Is there a way to find the package/executable name (for example, evince for document viewer, or totem for Videos) for an app?
(1) If you know the name of the program
Try on the command line:
Most programs are in the /usr/bin directory.
Then you can type on the command line:
This will start the evince program.
To know the hierarchy of the Linux filesystem (what is where) you can check the page about the Linux Filesystem Hierarchy on The Linux Documentation Project site
(2) If you don't know the name of the program.
Step 1: Open a terminal and list all running processes with their PID - process identifier number:
Step 2: Start your program
Step 3: Switch to the terminal and type again:
Step 4: Trial and error to find the process of your program.
Ubuntuone-syncd is in both lists with PID 2911. Ps is the process of the ps⁻command in the terminal. There are three possibilities left:update-notifier, aptd and evince.
On the command line for those 3 possibilities
Replace name_of_the_process by the real process name.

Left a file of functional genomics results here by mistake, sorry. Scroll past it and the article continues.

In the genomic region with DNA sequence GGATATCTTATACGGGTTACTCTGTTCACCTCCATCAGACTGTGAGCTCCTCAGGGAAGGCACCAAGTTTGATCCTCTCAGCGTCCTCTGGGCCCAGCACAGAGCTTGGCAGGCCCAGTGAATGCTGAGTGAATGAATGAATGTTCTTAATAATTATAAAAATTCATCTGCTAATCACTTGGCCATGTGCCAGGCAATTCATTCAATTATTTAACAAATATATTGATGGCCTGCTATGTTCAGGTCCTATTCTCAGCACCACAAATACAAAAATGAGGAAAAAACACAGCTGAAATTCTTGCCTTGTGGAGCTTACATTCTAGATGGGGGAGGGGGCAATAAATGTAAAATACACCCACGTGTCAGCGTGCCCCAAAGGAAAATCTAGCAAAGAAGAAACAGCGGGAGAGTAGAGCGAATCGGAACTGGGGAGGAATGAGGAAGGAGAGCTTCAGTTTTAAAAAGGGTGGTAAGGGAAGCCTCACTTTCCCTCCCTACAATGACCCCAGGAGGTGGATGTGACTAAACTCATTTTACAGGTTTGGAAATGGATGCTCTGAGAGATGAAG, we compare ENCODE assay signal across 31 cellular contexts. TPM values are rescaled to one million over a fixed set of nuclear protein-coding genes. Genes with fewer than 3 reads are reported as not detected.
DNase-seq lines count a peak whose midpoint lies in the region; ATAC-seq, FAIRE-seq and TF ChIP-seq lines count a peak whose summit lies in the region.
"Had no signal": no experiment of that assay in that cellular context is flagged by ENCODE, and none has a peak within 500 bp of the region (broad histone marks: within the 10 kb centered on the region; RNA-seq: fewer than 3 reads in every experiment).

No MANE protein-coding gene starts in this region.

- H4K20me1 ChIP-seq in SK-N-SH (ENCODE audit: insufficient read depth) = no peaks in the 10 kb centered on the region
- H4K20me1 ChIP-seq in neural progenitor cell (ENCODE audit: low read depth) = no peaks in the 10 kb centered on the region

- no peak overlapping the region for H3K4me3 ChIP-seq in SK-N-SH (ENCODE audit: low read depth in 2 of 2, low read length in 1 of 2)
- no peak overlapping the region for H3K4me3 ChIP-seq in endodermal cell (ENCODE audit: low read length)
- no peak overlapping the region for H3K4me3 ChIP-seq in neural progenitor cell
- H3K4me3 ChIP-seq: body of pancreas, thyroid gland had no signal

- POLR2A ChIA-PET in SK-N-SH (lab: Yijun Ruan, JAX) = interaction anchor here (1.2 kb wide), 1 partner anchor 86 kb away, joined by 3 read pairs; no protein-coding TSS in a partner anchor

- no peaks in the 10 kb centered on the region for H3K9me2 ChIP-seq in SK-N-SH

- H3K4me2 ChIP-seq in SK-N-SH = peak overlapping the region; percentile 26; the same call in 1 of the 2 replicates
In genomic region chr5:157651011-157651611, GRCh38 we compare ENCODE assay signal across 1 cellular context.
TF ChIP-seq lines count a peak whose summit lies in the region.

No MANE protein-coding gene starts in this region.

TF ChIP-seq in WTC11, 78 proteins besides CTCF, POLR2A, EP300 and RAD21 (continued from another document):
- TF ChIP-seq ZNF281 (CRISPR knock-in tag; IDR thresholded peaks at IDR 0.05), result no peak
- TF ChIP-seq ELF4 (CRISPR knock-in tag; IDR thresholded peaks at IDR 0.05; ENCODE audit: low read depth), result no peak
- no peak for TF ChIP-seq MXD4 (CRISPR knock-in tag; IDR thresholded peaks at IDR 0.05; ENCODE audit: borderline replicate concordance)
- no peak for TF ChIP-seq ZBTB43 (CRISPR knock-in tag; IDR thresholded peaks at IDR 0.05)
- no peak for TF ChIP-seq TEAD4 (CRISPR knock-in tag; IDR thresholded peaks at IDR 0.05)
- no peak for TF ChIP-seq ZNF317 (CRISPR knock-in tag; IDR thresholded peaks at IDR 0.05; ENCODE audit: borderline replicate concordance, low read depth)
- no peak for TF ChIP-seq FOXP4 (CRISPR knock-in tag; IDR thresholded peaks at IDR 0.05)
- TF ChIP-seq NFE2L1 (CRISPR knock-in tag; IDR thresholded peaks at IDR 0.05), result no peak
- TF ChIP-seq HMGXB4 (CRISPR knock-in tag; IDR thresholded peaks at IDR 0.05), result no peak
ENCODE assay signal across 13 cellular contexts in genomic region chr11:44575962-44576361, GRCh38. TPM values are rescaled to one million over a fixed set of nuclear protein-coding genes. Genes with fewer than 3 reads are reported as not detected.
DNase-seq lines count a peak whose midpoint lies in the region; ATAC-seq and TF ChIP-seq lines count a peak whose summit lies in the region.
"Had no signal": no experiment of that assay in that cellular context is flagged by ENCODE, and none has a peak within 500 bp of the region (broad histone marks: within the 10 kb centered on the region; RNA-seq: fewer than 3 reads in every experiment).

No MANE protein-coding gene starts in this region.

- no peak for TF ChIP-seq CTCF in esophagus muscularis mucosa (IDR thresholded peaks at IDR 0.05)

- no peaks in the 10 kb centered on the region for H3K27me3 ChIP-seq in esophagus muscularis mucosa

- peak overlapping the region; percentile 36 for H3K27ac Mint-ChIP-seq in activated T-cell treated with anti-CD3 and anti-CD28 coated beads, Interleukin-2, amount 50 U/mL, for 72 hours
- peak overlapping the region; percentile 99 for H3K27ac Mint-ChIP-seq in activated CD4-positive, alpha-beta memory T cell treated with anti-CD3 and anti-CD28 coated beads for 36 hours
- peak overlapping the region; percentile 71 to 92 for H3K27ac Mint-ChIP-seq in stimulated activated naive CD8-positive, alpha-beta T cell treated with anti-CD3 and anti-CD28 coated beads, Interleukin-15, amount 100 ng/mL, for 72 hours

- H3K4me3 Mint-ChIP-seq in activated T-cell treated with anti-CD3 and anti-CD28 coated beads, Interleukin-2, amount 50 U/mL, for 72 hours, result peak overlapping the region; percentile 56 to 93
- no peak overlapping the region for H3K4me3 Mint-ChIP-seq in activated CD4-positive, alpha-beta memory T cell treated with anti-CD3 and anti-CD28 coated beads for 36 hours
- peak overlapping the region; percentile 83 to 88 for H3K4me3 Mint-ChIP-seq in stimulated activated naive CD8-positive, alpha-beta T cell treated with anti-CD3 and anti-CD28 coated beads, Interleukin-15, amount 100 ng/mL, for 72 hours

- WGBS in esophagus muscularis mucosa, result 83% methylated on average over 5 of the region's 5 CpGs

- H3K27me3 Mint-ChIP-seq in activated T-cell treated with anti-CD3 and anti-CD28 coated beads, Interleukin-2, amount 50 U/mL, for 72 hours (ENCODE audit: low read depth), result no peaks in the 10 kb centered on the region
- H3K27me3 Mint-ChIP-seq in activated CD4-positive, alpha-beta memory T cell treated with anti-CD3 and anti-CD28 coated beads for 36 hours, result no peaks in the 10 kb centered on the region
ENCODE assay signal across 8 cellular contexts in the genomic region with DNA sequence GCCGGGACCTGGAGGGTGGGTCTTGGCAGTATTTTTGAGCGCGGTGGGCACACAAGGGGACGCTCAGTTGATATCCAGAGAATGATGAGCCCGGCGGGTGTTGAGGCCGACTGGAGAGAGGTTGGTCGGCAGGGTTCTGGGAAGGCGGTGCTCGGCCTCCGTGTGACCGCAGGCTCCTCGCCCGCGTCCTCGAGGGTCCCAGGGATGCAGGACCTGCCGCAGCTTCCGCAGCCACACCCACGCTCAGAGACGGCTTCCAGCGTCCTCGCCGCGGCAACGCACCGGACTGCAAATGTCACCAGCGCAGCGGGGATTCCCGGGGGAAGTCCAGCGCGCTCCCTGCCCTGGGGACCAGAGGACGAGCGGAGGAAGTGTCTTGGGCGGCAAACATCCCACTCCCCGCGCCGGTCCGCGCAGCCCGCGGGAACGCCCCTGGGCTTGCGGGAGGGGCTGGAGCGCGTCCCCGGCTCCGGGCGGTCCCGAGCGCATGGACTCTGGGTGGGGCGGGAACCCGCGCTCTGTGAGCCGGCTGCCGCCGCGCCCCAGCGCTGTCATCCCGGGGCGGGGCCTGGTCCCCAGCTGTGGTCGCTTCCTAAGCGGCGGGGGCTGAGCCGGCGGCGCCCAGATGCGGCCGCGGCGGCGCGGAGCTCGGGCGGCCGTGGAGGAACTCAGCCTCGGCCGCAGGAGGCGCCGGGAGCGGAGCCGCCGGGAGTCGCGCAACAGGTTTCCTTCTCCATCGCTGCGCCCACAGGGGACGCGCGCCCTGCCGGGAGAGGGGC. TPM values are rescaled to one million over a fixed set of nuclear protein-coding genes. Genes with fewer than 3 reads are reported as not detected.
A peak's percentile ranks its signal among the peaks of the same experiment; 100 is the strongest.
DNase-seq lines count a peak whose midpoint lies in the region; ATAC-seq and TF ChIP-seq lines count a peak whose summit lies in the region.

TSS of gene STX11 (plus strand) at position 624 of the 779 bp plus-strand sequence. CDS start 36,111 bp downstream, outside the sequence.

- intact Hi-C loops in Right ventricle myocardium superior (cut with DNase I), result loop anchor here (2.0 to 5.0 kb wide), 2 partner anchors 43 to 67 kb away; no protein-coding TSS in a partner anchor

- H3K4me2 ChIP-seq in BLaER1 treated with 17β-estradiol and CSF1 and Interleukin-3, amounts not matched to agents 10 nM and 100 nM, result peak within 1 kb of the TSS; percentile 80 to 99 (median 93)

In this case if we type
So evince is the GNOME Document Viewer we were looking for.
Frank's answer should work for you. I'll add that for locating application processes I like the
You should be able to find the mapping between an application's executable file name and its GUI name in its .desktop file, and these are scattered around your system in several directories. In a terminal try this
to list the primary system .desktop files describing applications shown in settings dialogs.
pares that list to only files containing the name "sound". The program you're looking for will belong to one of the listed .desktop files, with any luck. They are text files. The "Name=" line gives the GUI name. You're interested in the "Exec=" line, which names the executable file. This line then may even flat-out work:
Even if that doesn't work, the information you want is almost certainly in the Exec line of some .desktop file somewhere, probably in /usr/share/applications, likely in a file with "sound" in the name. Sorry I can't just give you the program name. I don't have a Unity desktop in front of me.
Desktop applications are started through a
xprop | grep PID then click on the window. This gives you it's PID, as mentioned at: Tell a process PID by it's window?